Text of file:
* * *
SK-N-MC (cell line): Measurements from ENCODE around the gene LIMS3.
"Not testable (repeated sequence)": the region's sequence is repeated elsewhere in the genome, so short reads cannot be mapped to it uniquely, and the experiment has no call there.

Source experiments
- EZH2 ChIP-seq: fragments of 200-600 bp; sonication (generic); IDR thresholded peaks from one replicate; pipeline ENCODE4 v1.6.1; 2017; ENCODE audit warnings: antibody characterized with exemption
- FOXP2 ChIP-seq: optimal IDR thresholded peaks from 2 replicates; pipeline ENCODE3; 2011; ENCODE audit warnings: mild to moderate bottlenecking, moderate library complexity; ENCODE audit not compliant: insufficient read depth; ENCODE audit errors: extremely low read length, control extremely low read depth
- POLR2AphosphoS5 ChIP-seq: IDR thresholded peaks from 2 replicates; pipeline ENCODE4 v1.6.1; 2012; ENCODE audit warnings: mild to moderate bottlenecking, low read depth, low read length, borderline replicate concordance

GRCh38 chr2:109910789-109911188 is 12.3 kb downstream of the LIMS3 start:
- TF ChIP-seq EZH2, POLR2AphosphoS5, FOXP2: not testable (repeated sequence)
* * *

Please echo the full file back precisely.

SK-N-MC (cell line): Measurements from ENCODE around the gene LIMS3.
"Not testable (repeated sequence)": the region's sequence is repeated elsewhere in the genome, so short reads cannot be mapped to it uniquely, and the experiment has no call there.

Source experiments
- EZH2 ChIP-seq: fragments of 200-600 bp; sonication (generic); IDR thresholded peaks from one replicate; pipeline ENCODE4 v1.6.1; 2017; ENCODE audit warnings: antibody characterized with exemption
- FOXP2 ChIP-seq: optimal IDR thresholded peaks from 2 replicates; pipeline ENCODE3; 2011; ENCODE audit warnings: mild to moderate bottlenecking, moderate library complexity; ENCODE audit not compliant: insufficient read depth; ENCODE audit errors: extremely low read length, control extremely low read depth
- POLR2AphosphoS5 ChIP-seq: IDR thresholded peaks from 2 replicates; pipeline ENCODE4 v1.6.1; 2012; ENCODE audit warnings: mild to moderate bottlenecking, low read depth, low read length, borderline replicate concordance

GRCh38 chr2:109910789-109911188 is 12.3 kb downstream of the LIMS3 start:
- TF ChIP-seq EZH2, POLR2AphosphoS5, FOXP2: not testable (repeated sequence)